It appears, therefore, that calcific microemboli from heavily calcified, stenotic aortic valves are not rare, but because of their small size, they are not readily detected unless they can be visualized in the retinal artery. Indeed, the small but consistent frequency of systemic emboli reported in earlier studies of aortic valvular disease may best be explained by unrecognized mitral valvular or ischemic heart disease or by coexisting AF. It is of interest in this regard that of 194 patients with rheumatic valvular disease and systemic emboli described by Daley et al,79only 6 patients had isolated aortic valve disease, and in each AF was also present. More recently, the association of AF and aortic valve disease was examined by Myler and Sanders.80 In 122 consecutive patients with proved isolated severe aortic valve disease, only 1 had AF, and in that instance, advanced coronary heart disease with infarction was present as well.80Boon et al81prospectively compared the risk of stroke in 815 patients with aortic valve calcification with or without stenosis with 562 control subjects. These authors found no significant increase in strokes in patients with calcific aortic valve disorders compared with a matched control group. Otto et al82 evaluated 1,610 individuals with aortic sclerosis as well as 92 individuals with aortic stenosis enrolled in the Cardiovascular Health Study. No information on the presence or extent of aortic valve calcification was collected in this study. The authors found no significant increase in the incidence of stroke over a mean follow-up period of 5 years.82

Thus, in the absence of associated mitral valve disease or AF, systemic embolism in patients with aortic valve disease is uncommon, and long-term anticoagulation is not indicated. However, a significant number of patients with severe calcific aortic valve disease do have microscopic calcific emboli, although they are not often associated with clinical events or evidence of infarction. Since the value of anticoagulant therapy in preventing calcific microemboli has not been established and their clinical consequences are few, the risks of long-term anticoagulant therapy in isolated aortic valve disease apparently outweigh the potential usefulness.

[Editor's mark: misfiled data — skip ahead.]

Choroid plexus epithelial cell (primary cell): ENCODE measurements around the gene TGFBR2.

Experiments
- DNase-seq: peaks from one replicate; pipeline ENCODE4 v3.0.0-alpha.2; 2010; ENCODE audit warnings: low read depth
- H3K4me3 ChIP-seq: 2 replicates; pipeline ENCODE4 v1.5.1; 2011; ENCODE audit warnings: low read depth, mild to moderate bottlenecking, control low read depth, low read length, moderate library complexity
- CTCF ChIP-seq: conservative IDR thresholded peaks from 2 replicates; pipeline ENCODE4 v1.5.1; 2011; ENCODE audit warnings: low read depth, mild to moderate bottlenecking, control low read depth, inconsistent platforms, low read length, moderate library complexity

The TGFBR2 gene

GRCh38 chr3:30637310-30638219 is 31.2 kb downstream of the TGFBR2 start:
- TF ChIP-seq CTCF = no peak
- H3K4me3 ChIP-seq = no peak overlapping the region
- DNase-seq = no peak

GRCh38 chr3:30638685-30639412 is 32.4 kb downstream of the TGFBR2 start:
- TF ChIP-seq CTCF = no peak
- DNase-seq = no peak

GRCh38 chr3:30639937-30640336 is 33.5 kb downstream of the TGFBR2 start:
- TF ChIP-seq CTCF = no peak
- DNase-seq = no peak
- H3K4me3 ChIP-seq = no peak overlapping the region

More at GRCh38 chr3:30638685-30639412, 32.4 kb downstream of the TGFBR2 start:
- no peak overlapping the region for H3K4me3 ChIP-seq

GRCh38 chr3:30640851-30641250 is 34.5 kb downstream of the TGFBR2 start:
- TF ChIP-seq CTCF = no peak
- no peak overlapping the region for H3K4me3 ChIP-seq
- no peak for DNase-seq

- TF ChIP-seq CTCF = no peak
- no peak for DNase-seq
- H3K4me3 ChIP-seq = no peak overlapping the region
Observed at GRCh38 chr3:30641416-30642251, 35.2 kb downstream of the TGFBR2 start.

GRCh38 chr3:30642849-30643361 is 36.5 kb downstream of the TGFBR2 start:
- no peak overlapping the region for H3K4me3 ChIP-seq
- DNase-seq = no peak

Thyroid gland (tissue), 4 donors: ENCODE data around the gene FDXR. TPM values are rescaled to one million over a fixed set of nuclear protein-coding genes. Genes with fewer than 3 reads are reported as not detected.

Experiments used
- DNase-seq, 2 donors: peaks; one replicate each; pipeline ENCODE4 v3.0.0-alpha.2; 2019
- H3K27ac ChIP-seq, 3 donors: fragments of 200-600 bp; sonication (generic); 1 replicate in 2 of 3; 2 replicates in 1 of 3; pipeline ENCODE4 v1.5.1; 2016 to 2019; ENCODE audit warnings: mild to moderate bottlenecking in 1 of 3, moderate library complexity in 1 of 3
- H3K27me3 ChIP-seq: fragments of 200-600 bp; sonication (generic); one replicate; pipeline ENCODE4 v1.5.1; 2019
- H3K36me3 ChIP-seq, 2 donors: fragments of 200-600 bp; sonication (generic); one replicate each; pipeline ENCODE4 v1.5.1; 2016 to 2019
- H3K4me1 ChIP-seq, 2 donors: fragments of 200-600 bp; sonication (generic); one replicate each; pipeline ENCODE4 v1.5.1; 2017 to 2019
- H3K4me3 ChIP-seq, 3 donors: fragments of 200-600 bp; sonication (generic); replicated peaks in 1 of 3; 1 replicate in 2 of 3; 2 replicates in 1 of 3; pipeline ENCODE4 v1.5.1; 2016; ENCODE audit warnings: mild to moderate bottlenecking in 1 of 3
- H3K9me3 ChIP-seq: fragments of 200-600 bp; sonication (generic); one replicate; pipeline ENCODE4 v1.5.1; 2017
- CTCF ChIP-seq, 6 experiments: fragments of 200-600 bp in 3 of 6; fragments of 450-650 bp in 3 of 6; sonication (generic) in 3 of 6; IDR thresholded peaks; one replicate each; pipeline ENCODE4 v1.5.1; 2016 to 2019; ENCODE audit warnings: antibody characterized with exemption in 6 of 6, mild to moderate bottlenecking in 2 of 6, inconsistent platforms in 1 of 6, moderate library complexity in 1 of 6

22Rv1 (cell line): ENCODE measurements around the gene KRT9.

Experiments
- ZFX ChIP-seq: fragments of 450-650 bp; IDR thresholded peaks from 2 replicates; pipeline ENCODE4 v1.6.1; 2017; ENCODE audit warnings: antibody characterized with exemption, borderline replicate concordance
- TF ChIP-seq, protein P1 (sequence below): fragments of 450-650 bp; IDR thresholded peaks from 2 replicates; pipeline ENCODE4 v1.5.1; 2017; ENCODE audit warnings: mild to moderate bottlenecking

TEE of the aortic arch and ascending aorta have been used to identify plaque size and morphology as risk factors for ischemic stroke.8384 An evaluation of 382 patients enrolled in the Stroke Prevention in Atrial Fibrillation trial who underwent TEE found that 134 patients (35%) had complex aortic plaque > 4 mm; in these patients, the risk of stroke at 1 year was 12 to 20%; the risk of stroke in patients with AF alone and no aortic plaque was 1.2%.85In a prospective case-control study86of 250 patients with ischemic stroke, TEE revealed that 14.4% of patients with strokes had plaques ≥ 4 mm in thickness; this is in contrast to the control subjects (no ischemic event) who had a 2% occurrence of plaques of this size. Similarly, in patients with prior ischemic events, Amarenco and colleagues87found plaques ≥ 4 mm to be significant risk factors for recurrent ischemic events. These same researchers performed an analysis of 788 person-year follow-up to determine the affect of plaque morphology on the risk of ischemic disease. They determined that the only plaque morphology that increased the risk of ischemic events was the absence of plaque calcification.88Ulceration and hypoechoic plaques had no predictive value in evaluating vascular events. Overall, it was determined that aortic plaques ≥ 4 mm in thickness increased the risk of vascular events, and this risk is further increased by a lack of plaque calcification (RR = 10.3, lack vs presence of calcification). These authors hypothesized that the noncalcified plaques are probably lipid laden, and are thus unstable and prone to rupture and thrombosis. While calcified aortic plaques may be the cause of atheroemboli, particularly with aortic manipulation such as during bypass or catheter advancement, it is unlikely that antithrombotic therapy will be beneficial in this condition.89